Sunday, July 08, 2007

Language sensitivity

Today Jaimie Epstein fills in for William Safire who has allowed us a vacation from his On Language column. Her offering, entitled "Sentence Sensibility," laments the loneliness she has to endure because she's so picky about language.

I've been there (I promised Casey I would tell the story soon). But now I'm in a good place. A calm place. And it feels like an enlightened place when I come across the following from Ms Epstein:

But just imagine what it’s like to be afflicted with an excess language-sensitivity gene.

There is a big difference between being very picky about usage and being very sensitive to language. All speakers/hearers are sensitive to language. It's called competence. Knowing that in the phrase "the black shoes" both the and black help determine shoes and that the order of the and black is fixed is natural "language-sensitivity." It is standard English because that's the way the language works and we don't need to be explicitly told that the article goes first. We learn the language from learning...the language.

Epstein's column focuses on factual and typographical errors that are not natural language features. It is not genetic language-sensitivity that allows her to notice when someone claims the author of Atonement is "Ian McGregor". That's just an information error. It's not a "language-sensitivity gene" that sets her against the description "slurshing sound of the waves" because it made her think "drink sloppily and quickly" and drove her to seasickness. That's just a preference. Someone who really likes the word "slurshing" isn't less sensitive than Epstein.

Epstein laments that there is no "12-step program for usage addicts." So she's addicted to usage? Well who isn't. I find I can't get through a single conversation without using a usage. My speech is full of usages.

Yes yes I know what she means. She's addicted to complaining about usage. She herself admits that her language isn't "perfect." I agree with her that a lot of writing such as the copy on a résumé deserves extra attention. But she lumps in spelling errors with the difference between who and whom and the importance of using media as a plural noun. These are all very different issues whose uses depend on varying norms and registers.

Spelling and prescriptivism are bodies of information that must be taught. Nobody asks about what are you talking? because of a language-sensitivity gene or because of an ear that is fine tuned to correct usage (Epstein refers to herself as "someone whose ear is as tuned to the pitch of language as a cellist’s is to music"). That construction comes from attention to the schoolmarm. It comes from attention to some claims about language. Investigating the music metaphor I'd say it's more like a cellist who insists on playing everything in one key.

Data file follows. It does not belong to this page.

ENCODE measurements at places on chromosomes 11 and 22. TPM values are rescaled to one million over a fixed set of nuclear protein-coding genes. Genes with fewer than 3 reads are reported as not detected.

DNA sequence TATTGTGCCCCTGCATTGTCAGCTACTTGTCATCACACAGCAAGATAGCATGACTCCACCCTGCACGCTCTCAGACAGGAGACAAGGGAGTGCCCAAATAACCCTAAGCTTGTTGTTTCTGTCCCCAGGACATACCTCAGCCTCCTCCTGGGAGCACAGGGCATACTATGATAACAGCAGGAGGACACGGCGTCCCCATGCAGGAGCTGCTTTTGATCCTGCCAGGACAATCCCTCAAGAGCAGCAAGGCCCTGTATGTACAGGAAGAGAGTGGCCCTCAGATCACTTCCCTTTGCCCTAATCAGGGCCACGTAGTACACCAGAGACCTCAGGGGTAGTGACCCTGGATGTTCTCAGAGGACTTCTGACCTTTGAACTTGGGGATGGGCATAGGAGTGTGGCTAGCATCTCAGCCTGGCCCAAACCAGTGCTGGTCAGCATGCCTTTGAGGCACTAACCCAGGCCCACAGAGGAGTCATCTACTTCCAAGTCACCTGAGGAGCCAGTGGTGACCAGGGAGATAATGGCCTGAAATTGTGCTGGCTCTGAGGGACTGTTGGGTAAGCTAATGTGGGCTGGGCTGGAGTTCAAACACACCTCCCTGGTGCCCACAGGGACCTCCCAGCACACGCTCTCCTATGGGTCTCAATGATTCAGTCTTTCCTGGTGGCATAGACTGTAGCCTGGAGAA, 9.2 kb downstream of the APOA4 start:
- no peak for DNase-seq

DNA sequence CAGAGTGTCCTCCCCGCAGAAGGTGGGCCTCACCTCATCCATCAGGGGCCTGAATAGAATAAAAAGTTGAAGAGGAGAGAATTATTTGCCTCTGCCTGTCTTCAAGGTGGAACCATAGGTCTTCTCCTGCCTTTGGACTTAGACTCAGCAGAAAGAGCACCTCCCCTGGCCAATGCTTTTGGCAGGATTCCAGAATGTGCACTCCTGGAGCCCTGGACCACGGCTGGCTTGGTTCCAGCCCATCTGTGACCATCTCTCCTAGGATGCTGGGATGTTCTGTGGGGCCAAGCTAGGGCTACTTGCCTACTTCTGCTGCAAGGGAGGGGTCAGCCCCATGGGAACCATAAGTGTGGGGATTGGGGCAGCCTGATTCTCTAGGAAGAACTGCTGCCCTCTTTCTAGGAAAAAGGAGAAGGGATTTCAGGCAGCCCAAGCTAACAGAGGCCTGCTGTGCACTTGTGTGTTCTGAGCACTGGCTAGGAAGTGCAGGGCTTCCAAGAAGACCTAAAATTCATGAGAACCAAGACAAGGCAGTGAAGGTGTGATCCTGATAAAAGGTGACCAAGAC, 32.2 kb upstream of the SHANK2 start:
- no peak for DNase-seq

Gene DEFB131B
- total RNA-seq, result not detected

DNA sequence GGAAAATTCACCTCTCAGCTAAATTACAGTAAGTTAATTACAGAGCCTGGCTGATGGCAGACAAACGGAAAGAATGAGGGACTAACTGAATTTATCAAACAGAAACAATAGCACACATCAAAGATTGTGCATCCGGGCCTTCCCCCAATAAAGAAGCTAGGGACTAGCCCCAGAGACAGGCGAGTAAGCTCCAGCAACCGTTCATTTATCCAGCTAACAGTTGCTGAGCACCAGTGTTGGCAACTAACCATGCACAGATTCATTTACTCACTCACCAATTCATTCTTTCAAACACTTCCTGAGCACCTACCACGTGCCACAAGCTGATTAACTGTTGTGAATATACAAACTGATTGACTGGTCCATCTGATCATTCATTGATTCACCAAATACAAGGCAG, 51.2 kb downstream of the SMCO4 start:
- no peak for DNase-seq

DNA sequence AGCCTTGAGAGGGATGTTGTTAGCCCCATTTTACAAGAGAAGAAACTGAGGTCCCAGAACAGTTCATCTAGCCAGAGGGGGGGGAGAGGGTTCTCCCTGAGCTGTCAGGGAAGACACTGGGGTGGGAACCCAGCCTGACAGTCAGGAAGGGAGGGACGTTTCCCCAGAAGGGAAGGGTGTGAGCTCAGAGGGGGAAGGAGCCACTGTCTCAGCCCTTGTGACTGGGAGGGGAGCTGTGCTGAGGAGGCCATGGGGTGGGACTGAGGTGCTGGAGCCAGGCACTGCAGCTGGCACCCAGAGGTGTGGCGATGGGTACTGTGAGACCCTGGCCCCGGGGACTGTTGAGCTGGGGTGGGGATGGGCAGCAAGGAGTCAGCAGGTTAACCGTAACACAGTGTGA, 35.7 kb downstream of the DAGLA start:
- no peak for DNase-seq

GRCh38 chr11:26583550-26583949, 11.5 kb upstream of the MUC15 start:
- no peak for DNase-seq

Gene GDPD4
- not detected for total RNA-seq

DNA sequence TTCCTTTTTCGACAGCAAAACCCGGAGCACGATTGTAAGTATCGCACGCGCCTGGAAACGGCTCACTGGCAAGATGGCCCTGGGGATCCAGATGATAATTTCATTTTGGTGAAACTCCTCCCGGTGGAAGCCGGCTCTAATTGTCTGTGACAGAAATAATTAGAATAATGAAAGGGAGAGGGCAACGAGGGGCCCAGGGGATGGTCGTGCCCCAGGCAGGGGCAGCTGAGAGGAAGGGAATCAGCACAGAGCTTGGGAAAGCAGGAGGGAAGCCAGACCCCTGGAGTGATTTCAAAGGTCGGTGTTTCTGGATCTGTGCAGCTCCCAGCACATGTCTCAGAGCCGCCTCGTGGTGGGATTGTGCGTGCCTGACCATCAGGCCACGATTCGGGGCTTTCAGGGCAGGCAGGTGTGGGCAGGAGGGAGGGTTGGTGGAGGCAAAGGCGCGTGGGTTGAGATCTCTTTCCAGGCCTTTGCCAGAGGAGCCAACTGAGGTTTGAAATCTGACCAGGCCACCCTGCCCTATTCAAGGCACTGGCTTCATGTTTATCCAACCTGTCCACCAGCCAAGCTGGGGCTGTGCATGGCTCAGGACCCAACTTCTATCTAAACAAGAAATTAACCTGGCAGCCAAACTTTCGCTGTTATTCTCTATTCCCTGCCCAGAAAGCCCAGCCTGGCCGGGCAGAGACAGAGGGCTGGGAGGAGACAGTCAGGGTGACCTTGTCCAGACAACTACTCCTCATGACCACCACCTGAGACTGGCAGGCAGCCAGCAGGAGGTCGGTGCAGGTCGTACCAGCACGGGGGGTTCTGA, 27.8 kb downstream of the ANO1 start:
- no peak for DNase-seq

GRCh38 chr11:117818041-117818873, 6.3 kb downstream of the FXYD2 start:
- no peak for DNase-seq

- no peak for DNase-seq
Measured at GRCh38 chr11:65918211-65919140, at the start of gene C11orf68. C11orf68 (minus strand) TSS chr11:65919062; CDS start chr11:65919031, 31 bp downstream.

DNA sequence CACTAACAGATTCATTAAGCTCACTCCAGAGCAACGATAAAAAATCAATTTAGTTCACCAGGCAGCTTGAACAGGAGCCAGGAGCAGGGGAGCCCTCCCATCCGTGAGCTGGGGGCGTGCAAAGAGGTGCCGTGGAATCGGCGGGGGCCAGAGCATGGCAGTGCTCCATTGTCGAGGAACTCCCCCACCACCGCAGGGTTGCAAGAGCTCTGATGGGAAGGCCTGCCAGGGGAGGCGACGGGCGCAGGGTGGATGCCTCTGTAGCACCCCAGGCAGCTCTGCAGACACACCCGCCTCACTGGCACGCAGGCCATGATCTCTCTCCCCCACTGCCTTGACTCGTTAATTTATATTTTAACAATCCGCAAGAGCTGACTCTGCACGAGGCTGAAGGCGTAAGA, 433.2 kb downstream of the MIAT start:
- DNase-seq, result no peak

Here's one sour note that Epstein's trusted editors missed. Take a look at the byline.

I would have willingly chuckled at it thinking it's a clever little joke but on the ADS-L Laurence Horn confirmed that in the print version the spelling is correct.

The editors caught the error and changed it. It's not a horrible mistake. Just look at any of my posts and you'll find typos of that sort all over.

Bad genes I suppose.


  1. I know what you’re thinking: No wonder she’s single, no wonder she got dumped, who would want to feel those eyes/ears of judgment upon his every utterance?

    Close Jaimie, but not quite.

    I was actually thinking how someone who writes so erratically can get a job as a wordsmith. She subconsciously jumps from topic to topic in the same sentence with an uninspired labyrinthe of parentheses, long-dashes and quotations.

    I had to re-read each paragraph to make sure there was nothing I missed, and I still couldn't quite see where she was going with any of it.

    I feel like a shower.

  2. So true. Most of the article read like a collection of unrelated sentence fragments.

    Here is one of the worst opening sentences in the piece.

    Speaking of mis-namers, I am sure the Spielbergs and the Kings of the world are used to the "Steven or Stephen?" flip of the spelling coin, and some of my closest friends have been known to lose one of my "i"s, but you’d think that a man trying to impress a woman would get her name right.

    I got the feeling while reading the column that she couldn't bring herself to leave any just barely related comment behind.

  3. Hmm... I still don't understand.

    How about another question: what does linguistics have to say about style? Could we go so far as to suggest style can be loaded with politics?--conservatives preferring prescriptivism, of course.

    Oh wait--that whole prescriptive gender-neutralizing impulse with pronouns (him/her, s/he, etc.) that some of my college professors used to get worked up over...

    Ever see anyone end a sentence with two prepositions?

    What I really want to ask is: is your non-prescriptivism also embedded politically, somehow? Laissez-faire linguistics = anarcho-syndicalism... or something?

    See Chomsky's wikipedia entry for information on "anarcho-syndicalism."

    Most of all, I enjoy knowing you well enough to know that you'll be able to interpret this comment as a general question.


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